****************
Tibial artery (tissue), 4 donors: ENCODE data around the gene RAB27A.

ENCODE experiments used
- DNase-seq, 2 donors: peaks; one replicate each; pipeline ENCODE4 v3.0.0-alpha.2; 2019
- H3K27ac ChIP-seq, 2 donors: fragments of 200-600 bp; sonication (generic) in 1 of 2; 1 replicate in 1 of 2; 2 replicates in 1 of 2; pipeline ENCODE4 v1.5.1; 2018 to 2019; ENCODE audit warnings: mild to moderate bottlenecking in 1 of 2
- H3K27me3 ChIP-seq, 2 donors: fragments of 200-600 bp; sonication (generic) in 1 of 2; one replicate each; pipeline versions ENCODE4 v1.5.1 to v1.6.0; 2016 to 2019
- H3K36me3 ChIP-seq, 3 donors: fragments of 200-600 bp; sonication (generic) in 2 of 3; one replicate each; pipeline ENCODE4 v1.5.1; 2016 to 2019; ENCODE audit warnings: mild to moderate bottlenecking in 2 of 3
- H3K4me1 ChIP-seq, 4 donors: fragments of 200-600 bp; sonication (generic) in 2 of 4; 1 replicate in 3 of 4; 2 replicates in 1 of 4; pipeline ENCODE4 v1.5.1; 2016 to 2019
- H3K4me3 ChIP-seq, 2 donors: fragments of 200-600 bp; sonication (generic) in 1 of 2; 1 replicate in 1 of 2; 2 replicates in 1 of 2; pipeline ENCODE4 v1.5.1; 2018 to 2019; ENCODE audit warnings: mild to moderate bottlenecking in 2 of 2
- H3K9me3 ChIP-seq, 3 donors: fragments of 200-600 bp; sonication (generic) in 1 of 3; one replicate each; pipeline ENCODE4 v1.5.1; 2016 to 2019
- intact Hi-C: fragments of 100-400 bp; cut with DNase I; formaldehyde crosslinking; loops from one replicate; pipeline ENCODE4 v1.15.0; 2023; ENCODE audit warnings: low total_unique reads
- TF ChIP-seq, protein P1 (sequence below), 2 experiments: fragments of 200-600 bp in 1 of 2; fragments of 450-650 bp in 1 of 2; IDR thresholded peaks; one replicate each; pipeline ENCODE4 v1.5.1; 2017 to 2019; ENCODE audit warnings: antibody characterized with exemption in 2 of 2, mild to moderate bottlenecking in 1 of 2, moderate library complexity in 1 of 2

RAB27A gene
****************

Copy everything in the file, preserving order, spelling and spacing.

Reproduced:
Tibial artery (tissue), 4 donors: ENCODE data around the gene RAB27A.

ENCODE experiments used
- DNase-seq, 2 donors: peaks; one replicate each; pipeline ENCODE4 v3.0.0-alpha.2; 2019
- H3K27ac ChIP-seq, 2 donors: fragments of 200-600 bp; sonication (generic) in 1 of 2; 1 replicate in 1 of 2; 2 replicates in 1 of 2; pipeline ENCODE4 v1.5.1; 2018 to 2019; ENCODE audit warnings: mild to moderate bottlenecking in 1 of 2
- H3K27me3 ChIP-seq, 2 donors: fragments of 200-600 bp; sonication (generic) in 1 of 2; one replicate each; pipeline versions ENCODE4 v1.5.1 to v1.6.0; 2016 to 2019
- H3K36me3 ChIP-seq, 3 donors: fragments of 200-600 bp; sonication (generic) in 2 of 3; one replicate each; pipeline ENCODE4 v1.5.1; 2016 to 2019; ENCODE audit warnings: mild to moderate bottlenecking in 2 of 3
- H3K4me1 ChIP-seq, 4 donors: fragments of 200-600 bp; sonication (generic) in 2 of 4; 1 replicate in 3 of 4; 2 replicates in 1 of 4; pipeline ENCODE4 v1.5.1; 2016 to 2019
- H3K4me3 ChIP-seq, 2 donors: fragments of 200-600 bp; sonication (generic) in 1 of 2; 1 replicate in 1 of 2; 2 replicates in 1 of 2; pipeline ENCODE4 v1.5.1; 2018 to 2019; ENCODE audit warnings: mild to moderate bottlenecking in 2 of 2
- H3K9me3 ChIP-seq, 3 donors: fragments of 200-600 bp; sonication (generic) in 1 of 3; one replicate each; pipeline ENCODE4 v1.5.1; 2016 to 2019
- intact Hi-C: fragments of 100-400 bp; cut with DNase I; formaldehyde crosslinking; loops from one replicate; pipeline ENCODE4 v1.15.0; 2023; ENCODE audit warnings: low total_unique reads
- TF ChIP-seq, protein P1 (sequence below), 2 experiments: fragments of 200-600 bp in 1 of 2; fragments of 450-650 bp in 1 of 2; IDR thresholded peaks; one replicate each; pipeline ENCODE4 v1.5.1; 2017 to 2019; ENCODE audit warnings: antibody characterized with exemption in 2 of 2, mild to moderate bottlenecking in 1 of 2, moderate library complexity in 1 of 2

RAB27A gene